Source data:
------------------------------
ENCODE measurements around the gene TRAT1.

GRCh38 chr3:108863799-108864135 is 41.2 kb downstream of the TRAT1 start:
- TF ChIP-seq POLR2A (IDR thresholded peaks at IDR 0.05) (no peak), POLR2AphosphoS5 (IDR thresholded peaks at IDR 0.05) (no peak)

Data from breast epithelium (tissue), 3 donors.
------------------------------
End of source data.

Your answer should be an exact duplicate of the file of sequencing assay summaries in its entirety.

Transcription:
ENCODE measurements around the gene TRAT1.

GRCh38 chr3:108863799-108864135 is 41.2 kb downstream of the TRAT1 start:
- TF ChIP-seq POLR2A (IDR thresholded peaks at IDR 0.05) (no peak), POLR2AphosphoS5 (IDR thresholded peaks at IDR 0.05) (no peak)

Data from breast epithelium (tissue), 3 donors.